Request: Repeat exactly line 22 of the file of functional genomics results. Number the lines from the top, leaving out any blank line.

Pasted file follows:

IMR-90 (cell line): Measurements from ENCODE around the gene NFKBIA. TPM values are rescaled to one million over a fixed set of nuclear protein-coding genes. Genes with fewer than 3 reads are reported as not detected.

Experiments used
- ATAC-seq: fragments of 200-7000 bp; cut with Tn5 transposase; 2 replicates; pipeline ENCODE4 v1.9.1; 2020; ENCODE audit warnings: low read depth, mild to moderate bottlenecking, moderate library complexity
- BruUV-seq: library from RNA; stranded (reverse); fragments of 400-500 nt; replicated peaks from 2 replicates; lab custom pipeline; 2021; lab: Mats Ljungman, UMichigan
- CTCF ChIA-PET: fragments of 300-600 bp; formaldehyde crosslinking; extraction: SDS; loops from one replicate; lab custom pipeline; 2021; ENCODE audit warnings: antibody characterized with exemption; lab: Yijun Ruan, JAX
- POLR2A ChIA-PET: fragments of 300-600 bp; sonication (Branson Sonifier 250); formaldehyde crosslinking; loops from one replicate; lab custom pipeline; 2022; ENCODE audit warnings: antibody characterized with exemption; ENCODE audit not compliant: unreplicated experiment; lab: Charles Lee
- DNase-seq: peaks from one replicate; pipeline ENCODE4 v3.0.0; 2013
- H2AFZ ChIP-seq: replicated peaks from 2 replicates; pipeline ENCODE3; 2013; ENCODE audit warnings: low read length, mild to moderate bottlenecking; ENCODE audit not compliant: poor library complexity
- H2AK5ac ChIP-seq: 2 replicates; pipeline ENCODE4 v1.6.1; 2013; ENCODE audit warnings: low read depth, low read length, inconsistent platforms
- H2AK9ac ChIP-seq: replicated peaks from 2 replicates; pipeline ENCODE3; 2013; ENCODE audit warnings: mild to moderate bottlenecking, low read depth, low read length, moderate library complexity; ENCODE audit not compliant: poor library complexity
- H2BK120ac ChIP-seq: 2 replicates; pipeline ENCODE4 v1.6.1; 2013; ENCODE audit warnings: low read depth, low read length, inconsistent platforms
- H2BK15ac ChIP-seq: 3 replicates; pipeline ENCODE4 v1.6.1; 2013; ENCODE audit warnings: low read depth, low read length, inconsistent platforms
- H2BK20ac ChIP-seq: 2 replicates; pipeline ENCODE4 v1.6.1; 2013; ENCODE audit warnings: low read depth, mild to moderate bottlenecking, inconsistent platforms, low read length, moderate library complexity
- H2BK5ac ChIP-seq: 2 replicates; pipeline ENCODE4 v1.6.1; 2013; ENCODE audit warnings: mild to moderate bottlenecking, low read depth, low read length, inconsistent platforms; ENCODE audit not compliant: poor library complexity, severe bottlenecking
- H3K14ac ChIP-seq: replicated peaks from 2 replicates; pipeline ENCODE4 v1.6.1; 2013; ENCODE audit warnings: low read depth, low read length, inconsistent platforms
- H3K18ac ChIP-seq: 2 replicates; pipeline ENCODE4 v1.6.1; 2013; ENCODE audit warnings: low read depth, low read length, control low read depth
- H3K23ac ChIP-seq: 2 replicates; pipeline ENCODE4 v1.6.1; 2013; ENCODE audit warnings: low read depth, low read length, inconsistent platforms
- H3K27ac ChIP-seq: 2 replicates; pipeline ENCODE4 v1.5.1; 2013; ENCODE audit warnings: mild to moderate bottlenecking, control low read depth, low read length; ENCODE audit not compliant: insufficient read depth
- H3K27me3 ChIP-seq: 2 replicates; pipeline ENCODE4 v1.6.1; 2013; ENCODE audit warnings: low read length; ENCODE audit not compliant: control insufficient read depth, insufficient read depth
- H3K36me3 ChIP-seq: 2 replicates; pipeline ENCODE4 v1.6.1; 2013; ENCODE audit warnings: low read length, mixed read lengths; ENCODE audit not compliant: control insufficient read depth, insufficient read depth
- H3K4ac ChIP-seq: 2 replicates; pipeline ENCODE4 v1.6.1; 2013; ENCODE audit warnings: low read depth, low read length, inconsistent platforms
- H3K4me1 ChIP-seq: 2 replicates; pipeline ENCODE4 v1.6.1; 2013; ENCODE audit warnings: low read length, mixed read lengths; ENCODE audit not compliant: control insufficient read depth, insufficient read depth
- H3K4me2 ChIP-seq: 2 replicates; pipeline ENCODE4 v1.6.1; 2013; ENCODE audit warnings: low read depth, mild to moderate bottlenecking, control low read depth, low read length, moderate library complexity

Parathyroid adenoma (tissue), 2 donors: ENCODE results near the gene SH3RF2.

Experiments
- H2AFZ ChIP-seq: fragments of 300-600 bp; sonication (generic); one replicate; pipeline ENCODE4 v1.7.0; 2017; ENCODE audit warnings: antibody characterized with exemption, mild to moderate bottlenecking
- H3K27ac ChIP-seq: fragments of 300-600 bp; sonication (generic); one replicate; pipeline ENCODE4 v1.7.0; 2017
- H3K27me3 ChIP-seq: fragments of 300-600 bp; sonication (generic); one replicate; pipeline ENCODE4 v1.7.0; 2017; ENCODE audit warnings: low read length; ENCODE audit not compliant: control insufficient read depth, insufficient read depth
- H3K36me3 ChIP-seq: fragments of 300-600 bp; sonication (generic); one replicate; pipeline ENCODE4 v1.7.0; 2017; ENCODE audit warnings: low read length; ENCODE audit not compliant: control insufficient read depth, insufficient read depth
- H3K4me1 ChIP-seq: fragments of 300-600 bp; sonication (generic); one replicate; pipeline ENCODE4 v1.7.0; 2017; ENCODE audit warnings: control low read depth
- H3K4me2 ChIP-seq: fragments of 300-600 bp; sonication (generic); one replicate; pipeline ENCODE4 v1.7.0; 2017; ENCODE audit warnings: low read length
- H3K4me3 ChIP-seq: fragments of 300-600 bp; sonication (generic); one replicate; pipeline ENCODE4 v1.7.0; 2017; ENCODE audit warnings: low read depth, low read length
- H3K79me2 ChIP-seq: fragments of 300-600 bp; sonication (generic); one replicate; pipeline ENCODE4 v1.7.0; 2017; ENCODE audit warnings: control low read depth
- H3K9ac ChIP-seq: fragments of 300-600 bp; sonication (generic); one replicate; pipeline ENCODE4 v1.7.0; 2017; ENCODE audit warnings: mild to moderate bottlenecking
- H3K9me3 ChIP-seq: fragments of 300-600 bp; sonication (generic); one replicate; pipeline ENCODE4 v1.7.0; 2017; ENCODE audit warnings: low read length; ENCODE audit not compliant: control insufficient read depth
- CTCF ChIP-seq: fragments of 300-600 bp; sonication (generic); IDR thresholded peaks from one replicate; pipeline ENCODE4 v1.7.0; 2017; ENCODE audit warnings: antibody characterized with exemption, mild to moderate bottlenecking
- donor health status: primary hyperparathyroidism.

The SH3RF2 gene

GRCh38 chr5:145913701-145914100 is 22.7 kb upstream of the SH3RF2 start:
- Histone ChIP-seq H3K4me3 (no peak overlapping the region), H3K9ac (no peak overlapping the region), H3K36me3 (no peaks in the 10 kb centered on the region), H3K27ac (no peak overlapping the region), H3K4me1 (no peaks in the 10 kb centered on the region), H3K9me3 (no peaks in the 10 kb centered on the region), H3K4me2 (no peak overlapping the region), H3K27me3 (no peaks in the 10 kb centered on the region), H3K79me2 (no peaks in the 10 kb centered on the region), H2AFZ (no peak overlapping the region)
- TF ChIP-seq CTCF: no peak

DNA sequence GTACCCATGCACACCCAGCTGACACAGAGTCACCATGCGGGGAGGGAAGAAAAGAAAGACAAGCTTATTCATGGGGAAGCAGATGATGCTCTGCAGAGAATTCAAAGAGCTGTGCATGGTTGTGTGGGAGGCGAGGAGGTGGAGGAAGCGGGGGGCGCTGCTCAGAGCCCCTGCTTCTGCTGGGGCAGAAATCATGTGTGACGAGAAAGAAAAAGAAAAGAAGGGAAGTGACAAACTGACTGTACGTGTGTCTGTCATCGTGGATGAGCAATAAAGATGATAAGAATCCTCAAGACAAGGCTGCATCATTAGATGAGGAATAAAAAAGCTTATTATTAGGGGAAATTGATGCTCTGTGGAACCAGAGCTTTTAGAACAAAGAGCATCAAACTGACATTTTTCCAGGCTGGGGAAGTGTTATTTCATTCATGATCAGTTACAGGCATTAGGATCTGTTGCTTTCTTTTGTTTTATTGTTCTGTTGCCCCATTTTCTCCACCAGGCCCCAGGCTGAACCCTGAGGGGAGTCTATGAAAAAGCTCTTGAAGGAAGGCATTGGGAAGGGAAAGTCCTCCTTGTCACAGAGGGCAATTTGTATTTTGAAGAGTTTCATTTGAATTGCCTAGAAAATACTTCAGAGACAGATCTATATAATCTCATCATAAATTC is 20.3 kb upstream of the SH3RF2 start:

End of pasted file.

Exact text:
- H3K4me1 ChIP-seq: 2 replicates; pipeline ENCODE4 v1.6.1; 2013; ENCODE audit warnings: low read length, mixed read lengths; ENCODE audit not compliant: control insufficient read depth, insufficient read depth